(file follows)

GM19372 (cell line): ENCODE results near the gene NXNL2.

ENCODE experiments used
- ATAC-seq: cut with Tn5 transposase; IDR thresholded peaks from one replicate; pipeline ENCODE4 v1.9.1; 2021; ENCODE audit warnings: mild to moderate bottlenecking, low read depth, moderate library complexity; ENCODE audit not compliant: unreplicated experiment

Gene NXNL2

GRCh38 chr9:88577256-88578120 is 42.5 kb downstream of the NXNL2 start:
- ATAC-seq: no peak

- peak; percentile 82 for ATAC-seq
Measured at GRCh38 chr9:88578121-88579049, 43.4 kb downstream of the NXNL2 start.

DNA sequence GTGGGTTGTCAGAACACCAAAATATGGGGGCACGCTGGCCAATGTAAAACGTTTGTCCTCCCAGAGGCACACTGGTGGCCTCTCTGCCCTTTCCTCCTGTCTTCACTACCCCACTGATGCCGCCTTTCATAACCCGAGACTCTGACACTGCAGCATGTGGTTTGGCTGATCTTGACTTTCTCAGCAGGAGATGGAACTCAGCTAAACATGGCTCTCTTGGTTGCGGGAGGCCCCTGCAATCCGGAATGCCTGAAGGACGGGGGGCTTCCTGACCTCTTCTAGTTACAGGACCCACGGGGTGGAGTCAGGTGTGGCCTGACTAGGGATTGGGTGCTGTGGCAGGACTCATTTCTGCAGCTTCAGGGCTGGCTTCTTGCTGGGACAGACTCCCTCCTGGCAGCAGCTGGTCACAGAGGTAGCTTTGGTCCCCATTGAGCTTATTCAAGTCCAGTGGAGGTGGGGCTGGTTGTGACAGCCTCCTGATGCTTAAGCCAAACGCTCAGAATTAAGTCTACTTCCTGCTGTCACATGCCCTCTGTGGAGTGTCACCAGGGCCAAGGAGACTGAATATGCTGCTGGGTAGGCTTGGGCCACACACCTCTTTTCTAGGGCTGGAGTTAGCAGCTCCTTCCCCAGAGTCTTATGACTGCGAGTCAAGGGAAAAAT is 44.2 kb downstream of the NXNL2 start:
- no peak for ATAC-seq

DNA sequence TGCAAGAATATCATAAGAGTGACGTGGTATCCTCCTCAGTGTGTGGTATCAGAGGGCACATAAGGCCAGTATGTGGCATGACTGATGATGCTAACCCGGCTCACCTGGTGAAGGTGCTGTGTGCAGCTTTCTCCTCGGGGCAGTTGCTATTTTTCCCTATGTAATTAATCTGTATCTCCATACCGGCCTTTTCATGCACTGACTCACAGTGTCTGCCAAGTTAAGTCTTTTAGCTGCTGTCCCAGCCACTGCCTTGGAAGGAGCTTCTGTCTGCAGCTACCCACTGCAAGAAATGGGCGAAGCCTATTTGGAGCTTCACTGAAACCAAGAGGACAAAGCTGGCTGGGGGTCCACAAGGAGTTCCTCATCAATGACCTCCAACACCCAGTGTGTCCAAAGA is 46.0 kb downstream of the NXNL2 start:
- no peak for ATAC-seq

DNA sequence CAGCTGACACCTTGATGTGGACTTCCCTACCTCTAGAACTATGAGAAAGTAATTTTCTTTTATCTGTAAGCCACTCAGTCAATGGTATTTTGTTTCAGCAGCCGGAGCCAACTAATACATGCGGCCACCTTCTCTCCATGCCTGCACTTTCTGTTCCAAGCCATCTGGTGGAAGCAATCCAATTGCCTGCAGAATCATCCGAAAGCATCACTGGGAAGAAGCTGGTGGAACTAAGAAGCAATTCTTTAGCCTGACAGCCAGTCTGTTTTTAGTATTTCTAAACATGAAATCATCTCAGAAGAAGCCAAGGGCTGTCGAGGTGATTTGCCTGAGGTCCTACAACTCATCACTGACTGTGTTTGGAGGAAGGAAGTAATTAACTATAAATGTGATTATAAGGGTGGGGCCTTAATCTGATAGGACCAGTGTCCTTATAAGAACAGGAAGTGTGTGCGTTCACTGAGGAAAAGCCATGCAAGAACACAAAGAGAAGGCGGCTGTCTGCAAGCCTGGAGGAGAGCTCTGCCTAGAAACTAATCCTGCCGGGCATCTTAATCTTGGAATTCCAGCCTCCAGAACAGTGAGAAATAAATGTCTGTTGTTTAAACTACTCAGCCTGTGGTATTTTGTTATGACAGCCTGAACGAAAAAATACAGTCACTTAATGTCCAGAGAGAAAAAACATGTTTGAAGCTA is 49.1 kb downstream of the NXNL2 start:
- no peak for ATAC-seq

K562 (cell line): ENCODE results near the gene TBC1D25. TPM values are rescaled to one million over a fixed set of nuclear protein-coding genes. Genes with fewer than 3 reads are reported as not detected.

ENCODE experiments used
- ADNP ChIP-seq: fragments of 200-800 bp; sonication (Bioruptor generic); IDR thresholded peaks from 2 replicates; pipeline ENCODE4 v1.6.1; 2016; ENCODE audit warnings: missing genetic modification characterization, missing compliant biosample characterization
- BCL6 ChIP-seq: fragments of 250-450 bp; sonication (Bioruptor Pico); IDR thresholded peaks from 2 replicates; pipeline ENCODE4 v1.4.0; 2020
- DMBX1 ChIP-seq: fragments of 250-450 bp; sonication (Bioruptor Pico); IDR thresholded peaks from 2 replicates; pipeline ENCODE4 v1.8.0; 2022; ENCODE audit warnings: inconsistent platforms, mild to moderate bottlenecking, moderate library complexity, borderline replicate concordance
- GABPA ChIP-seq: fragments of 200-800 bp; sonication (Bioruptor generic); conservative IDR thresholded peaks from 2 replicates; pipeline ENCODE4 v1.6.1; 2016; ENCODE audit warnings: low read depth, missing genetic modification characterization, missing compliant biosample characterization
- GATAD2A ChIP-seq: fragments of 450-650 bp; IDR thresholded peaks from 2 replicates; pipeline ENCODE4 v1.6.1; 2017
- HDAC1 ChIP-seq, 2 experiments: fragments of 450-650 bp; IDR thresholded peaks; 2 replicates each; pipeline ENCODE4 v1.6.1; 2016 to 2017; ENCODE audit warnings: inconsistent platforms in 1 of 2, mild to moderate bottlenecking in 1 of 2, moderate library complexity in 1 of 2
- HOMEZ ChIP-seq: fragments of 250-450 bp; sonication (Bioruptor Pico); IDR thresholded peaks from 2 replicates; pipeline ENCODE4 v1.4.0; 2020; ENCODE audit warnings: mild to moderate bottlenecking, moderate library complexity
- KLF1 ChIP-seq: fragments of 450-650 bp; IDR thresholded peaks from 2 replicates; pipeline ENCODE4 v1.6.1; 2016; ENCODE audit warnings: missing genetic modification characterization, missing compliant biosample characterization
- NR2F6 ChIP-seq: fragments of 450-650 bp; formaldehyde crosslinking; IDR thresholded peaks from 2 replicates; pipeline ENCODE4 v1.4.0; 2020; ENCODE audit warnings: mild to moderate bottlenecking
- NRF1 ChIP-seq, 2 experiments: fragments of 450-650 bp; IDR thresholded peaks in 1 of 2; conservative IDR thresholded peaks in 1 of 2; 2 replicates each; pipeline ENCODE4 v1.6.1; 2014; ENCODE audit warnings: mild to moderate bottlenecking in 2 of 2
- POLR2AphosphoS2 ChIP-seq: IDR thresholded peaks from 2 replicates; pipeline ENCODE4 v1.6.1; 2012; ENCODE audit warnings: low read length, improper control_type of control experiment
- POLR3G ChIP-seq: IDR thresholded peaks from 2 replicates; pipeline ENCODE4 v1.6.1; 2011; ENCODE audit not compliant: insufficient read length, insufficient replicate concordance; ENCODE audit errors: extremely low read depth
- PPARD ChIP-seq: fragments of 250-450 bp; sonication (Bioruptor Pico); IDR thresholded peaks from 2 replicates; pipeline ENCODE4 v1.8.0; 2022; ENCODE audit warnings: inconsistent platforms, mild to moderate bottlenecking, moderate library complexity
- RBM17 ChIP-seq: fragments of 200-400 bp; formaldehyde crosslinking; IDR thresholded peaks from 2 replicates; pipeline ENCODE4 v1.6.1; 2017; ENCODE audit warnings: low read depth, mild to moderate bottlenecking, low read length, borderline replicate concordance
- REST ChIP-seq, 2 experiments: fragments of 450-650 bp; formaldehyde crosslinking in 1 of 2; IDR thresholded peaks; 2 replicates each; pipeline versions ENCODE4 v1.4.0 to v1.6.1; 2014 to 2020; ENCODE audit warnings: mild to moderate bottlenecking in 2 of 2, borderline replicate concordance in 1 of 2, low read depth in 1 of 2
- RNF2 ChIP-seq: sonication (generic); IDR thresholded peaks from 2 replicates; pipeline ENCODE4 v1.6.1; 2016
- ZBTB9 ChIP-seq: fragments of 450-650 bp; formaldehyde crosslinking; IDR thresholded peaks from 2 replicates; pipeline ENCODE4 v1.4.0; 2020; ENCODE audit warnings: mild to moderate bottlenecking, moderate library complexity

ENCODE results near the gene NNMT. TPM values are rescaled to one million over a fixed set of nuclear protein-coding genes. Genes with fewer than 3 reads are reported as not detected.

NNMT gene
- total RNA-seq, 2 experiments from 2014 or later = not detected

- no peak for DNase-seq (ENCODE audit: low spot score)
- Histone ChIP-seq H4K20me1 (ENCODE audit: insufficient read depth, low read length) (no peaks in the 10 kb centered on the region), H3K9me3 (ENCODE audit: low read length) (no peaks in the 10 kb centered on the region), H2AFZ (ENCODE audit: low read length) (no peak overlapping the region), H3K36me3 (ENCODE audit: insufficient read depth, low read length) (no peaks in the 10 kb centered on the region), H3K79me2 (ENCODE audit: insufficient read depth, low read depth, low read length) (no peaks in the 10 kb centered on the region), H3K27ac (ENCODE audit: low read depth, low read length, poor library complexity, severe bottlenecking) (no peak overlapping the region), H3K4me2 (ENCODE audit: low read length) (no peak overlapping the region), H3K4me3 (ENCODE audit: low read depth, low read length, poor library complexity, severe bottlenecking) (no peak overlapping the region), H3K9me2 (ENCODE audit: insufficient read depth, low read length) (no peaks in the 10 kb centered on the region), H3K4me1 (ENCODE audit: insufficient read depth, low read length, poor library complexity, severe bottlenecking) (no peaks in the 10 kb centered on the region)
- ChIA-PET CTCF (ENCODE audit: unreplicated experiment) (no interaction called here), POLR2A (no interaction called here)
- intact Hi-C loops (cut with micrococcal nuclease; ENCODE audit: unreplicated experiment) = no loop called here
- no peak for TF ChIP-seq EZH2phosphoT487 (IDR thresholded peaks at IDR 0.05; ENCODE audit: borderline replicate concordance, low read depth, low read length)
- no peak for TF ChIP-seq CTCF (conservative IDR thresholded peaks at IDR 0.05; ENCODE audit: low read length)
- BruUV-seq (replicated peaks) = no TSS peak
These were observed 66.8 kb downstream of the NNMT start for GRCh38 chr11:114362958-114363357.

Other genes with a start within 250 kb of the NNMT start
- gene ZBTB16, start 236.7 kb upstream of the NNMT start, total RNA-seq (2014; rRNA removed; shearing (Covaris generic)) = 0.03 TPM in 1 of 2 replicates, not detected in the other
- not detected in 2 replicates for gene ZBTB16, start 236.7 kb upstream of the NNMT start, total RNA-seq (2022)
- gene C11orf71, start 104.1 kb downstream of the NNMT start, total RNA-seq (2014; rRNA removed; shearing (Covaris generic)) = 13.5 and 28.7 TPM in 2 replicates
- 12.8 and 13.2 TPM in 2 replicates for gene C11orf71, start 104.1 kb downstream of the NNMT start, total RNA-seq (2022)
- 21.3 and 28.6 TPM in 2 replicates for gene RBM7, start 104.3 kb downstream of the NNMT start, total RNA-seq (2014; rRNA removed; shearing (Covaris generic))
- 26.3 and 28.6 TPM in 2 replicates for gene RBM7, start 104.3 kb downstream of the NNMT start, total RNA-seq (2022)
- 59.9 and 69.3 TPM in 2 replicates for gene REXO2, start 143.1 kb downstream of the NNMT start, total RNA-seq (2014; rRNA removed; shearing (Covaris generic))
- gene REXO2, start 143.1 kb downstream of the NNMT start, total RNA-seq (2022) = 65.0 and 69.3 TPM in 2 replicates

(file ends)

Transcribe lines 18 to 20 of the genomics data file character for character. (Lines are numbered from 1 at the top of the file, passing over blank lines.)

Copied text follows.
- BCL6 ChIP-seq: fragments of 250-450 bp; sonication (Bioruptor Pico); IDR thresholded peaks from 2 replicates; pipeline ENCODE4 v1.4.0; 2020
- DMBX1 ChIP-seq: fragments of 250-450 bp; sonication (Bioruptor Pico); IDR thresholded peaks from 2 replicates; pipeline ENCODE4 v1.8.0; 2022; ENCODE audit warnings: inconsistent platforms, mild to moderate bottlenecking, moderate library complexity, borderline replicate concordance
- GABPA ChIP-seq: fragments of 200-800 bp; sonication (Bioruptor generic); conservative IDR thresholded peaks from 2 replicates; pipeline ENCODE4 v1.6.1; 2016; ENCODE audit warnings: low read depth, missing genetic modification characterization, missing compliant biosample characterization